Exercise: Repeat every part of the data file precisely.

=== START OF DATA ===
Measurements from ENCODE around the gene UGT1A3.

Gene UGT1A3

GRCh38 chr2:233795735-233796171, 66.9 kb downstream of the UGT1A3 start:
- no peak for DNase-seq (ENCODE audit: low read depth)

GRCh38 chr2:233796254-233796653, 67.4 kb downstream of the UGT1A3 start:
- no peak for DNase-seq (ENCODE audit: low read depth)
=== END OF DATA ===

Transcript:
Measurements from ENCODE around the gene UGT1A3.

Gene UGT1A3

GRCh38 chr2:233795735-233796171, 66.9 kb downstream of the UGT1A3 start:
- no peak for DNase-seq (ENCODE audit: low read depth)

GRCh38 chr2:233796254-233796653, 67.4 kb downstream of the UGT1A3 start:
- no peak for DNase-seq (ENCODE audit: low read depth)